Paul S. Jenkins says:September 7, 2013 at 6:57 am
The Christian worldview alone makes it possible for us to answer these questions and have genuine knowledge. This is because knowledge stems from the nature of God (Proverbs 1:7, Colossians 2:3).How do you know this?
[Dr. Lisle: God has revealed it in His Word. Did you not read the verses?]
Paul S. Jenkins says:
[Dr. Lisle: If they were not, it would be impossible to know anything because there could be no justification for those things necessary for knowledge. And it is possible to know some things.]
Paul S. Jenkins says:
I didn't see Lisle's final responses immediately, but when I got around to addressing them he had closed off comments on his blogpost. So I didn't get a chance to counter-respond, and his action in arbitrarily guillotining all comments has resolved me not to comment on anything else he writes on his blog.
Nevertheless, the weakness of his final responses needs pointing out.
Despite Lisle's comment, it is possible to have knowledge without justification. Here's the definition of axiom: "A self-evident or universally recognized truth." If it's self-evident, I don't need justification, or evidence, to support it.
I didn't claim that I was was the one doing the thinking. I merely claimed that an entity designated by "I" was thinking. It doesn't matter who or what that entity is — it is irrefutably thinking.
Lisle is asking me how I know that I don't know everything. Really? He's suggesting that I could be mistaken about not being omniscient? If I were mistaken about not being omniscient, that would mean I was, in fact, omniscient. But how can an omniscient being be mistaken? I don't think Lisle has thought this through. It appears that he's claiming there is only absolute certainty about everything — omniscience — or no certainty about anything. But I have shown that it is indeed possible to be absolutely certain of something, and I gave a couple of examples. His assertion that knowledge is only possible by relying on Christian principles is just that — an assertion, and he has not shown how he can know that his source for that claim is true.
[Dr. Lisle: You are asserting that it is impossible to know everything? How do you know that? How do you know that there cannot be a Being who knows everything?]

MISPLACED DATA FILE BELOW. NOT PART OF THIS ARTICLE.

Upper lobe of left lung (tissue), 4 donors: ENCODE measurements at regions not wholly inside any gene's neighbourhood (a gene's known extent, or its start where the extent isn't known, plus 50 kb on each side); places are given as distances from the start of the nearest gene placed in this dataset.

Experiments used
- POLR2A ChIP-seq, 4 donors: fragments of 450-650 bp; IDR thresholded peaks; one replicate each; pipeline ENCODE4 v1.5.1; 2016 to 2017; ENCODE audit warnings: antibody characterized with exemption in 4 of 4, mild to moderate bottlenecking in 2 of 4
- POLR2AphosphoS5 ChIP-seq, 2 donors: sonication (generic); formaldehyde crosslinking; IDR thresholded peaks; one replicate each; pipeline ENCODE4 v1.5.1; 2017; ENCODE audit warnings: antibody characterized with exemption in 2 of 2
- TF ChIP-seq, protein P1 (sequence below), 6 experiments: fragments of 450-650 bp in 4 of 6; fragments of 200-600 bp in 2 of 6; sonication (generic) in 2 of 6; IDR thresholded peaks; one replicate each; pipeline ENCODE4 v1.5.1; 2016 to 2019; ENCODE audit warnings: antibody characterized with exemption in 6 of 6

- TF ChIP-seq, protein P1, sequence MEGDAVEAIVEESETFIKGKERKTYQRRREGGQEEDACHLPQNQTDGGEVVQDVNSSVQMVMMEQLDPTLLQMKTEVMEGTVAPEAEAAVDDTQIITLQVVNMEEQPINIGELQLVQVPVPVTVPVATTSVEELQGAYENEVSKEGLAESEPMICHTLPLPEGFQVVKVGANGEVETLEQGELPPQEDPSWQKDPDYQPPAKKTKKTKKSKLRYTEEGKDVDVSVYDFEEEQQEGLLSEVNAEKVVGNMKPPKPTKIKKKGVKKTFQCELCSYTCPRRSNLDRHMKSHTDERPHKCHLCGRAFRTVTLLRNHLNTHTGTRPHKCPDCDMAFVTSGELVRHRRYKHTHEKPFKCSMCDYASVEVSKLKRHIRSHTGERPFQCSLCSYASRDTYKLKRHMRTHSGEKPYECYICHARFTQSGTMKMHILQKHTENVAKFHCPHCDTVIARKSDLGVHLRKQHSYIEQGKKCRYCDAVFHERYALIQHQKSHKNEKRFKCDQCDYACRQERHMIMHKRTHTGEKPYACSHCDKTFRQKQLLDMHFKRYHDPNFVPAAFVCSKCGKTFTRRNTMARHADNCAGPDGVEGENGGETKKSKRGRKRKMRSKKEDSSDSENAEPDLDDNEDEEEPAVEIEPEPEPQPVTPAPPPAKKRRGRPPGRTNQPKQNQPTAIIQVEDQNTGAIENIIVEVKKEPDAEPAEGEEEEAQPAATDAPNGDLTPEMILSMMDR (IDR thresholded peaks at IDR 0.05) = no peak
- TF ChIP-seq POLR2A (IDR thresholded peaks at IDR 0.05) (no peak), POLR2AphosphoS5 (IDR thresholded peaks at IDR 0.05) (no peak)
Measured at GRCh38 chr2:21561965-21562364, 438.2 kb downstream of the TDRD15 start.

I did not make that assertion. I asserted that it is self-evident that I am not omniscient. I made no assertion about the impossibility of omniscience.
[Dr. Lisle: Two problems: (1) You don't have certain knowledge of the two examples you gave - at least you haven't yet explained how you do. (2) You claim that even these examples are dependent on the entity referred to as "I." But how, on your own worldview, do you know that "I" (you) exist?]
(1) Lisle isn't following the argument. I do have certain knowledge that I am not omniscient — see above. (2) There is an entity that is thinking, else the assertion could not have been made (how is something asserted, if not by an entity of some kind?), and if an entity is thinking, it clearly exists — see Descartes.
[Dr. Lisle: God claims that knowledge begins with Him (Proverbs 1:7). Indeed He is the truth (John 14:6) and all knowledge is hidden in Him (Colossians 2:3). Apart from God, apart from the truth of the Christian worldview, we couldn't know anything at all. We've seen this demonstrated in many conversations on this blog. Unbelievers just cannot rationally justify those things necessary for knowledge, such as the reliability of senses, or the properties of laws of logic.]
Lisle quotes scripture without giving any justification for its truth value, and then just repeats what he said before as if he didn't read the argument. As for "Unbelievers just cannot rationally justify those things necessary for knowledge" — I just have.